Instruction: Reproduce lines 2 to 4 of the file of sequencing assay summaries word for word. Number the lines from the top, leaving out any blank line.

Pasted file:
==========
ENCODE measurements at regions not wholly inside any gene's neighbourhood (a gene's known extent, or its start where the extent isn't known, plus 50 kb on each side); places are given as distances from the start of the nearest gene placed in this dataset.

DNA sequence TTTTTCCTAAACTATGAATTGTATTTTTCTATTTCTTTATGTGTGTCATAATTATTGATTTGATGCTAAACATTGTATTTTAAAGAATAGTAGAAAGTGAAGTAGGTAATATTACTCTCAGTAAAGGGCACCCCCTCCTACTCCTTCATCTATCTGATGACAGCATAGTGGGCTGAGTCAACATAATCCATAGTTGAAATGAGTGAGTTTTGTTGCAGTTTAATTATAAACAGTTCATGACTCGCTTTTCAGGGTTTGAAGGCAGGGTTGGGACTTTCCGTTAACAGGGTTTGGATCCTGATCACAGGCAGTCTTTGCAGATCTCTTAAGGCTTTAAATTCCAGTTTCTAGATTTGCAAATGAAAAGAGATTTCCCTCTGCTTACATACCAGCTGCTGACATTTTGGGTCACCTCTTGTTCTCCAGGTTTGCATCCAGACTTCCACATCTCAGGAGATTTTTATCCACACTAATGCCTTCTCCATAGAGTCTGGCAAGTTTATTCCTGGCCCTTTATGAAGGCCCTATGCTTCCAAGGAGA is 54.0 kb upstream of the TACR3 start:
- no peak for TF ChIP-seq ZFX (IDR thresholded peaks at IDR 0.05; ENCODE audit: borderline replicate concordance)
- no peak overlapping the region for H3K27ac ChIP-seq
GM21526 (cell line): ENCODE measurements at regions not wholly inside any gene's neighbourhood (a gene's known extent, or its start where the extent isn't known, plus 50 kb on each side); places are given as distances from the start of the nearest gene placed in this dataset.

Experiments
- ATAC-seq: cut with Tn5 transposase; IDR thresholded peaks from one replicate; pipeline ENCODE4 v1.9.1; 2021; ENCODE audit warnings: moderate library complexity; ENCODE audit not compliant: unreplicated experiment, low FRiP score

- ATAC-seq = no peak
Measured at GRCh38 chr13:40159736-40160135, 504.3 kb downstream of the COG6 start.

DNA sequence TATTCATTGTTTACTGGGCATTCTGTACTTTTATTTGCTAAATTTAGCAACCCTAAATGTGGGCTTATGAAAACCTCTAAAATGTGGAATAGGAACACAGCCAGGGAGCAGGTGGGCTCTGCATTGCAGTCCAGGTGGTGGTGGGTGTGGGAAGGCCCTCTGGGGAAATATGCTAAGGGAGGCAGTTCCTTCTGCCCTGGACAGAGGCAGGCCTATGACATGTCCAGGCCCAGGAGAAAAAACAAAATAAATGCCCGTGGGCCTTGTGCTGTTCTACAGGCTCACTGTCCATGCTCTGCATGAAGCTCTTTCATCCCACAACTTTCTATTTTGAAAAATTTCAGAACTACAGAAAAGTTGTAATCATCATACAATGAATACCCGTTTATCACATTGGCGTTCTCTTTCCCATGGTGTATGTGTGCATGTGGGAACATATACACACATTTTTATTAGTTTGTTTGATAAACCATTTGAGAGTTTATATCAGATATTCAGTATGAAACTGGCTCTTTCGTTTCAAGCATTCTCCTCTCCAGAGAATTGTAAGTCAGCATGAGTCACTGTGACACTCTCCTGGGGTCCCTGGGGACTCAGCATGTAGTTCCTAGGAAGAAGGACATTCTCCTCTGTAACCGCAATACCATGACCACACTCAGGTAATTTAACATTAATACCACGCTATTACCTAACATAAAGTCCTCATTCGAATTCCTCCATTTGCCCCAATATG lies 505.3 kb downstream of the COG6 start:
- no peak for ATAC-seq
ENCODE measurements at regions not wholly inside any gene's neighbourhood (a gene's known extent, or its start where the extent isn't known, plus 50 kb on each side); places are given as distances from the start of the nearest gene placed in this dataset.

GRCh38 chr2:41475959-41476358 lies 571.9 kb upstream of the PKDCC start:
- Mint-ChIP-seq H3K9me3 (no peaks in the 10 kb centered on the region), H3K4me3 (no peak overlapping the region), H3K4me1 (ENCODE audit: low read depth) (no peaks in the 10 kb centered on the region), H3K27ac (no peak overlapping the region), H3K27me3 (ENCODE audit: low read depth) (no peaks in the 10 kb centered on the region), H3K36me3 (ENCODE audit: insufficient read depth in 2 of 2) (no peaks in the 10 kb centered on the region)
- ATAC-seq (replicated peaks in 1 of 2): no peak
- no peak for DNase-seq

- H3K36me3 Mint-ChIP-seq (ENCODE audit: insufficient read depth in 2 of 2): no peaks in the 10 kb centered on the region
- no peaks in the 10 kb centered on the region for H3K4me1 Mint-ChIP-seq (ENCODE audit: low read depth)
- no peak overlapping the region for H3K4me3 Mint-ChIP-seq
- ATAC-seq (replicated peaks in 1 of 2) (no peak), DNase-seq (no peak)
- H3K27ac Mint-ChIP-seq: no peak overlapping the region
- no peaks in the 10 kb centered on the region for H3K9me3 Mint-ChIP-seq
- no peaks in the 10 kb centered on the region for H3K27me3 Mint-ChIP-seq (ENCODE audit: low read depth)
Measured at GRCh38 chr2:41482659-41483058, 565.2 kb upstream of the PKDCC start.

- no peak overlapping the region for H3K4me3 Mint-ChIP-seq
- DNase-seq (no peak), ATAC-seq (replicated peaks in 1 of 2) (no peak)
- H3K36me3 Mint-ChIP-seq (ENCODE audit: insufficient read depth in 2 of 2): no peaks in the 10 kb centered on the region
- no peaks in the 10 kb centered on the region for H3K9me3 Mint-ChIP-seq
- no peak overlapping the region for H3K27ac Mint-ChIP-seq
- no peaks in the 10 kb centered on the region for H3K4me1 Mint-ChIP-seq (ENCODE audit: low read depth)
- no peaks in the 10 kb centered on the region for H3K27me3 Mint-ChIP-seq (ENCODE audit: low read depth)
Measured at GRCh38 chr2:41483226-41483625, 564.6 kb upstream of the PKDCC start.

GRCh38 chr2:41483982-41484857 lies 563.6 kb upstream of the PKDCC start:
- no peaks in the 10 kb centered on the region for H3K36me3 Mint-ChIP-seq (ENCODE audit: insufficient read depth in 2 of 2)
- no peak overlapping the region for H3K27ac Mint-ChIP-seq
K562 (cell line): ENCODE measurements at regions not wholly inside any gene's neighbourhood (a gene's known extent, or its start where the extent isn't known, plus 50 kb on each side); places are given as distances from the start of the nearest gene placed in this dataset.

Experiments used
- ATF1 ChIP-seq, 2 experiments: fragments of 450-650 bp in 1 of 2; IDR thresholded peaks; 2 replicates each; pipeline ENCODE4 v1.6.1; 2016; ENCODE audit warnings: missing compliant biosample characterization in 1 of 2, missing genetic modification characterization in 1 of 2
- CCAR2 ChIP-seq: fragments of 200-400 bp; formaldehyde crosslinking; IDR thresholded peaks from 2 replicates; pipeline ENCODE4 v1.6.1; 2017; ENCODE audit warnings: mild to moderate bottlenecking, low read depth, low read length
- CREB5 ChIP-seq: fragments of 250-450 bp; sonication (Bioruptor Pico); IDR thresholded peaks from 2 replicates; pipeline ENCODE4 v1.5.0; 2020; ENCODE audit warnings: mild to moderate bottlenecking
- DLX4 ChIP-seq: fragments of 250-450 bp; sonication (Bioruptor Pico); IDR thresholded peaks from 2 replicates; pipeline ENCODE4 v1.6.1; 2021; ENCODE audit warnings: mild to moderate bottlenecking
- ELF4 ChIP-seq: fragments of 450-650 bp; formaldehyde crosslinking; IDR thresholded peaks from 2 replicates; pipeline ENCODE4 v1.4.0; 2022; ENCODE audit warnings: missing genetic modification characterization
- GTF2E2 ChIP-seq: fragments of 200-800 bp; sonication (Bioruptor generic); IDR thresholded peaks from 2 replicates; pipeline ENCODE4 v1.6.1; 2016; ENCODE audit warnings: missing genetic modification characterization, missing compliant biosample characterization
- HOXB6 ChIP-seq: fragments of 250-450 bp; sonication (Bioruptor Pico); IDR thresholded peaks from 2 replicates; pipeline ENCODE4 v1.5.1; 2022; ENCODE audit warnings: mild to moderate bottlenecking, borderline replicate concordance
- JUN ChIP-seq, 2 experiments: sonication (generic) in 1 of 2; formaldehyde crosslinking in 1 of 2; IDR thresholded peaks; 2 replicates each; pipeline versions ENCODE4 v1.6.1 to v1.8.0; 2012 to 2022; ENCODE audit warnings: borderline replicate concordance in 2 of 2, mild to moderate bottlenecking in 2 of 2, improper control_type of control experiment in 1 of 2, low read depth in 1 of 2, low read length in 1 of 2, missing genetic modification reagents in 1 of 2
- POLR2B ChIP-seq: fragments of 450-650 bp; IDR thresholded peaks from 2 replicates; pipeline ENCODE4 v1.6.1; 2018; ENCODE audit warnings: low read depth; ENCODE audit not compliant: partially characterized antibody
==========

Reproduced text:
DNA sequence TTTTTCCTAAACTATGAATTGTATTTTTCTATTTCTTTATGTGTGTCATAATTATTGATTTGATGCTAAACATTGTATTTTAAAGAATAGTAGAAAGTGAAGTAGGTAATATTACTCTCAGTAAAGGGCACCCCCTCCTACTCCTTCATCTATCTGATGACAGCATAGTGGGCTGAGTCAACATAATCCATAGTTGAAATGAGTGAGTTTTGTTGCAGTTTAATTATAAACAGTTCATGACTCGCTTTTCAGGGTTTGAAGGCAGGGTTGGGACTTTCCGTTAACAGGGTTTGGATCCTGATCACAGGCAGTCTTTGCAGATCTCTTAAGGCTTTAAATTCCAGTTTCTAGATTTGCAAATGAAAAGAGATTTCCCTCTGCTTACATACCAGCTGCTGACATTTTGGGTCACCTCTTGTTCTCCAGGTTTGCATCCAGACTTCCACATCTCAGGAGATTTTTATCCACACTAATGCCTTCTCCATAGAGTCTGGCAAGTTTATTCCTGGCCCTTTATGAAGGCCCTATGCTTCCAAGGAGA is 54.0 kb upstream of the TACR3 start:
- no peak for TF ChIP-seq ZFX (IDR thresholded peaks at IDR 0.05; ENCODE audit: borderline replicate concordance)
- no peak overlapping the region for H3K27ac ChIP-seq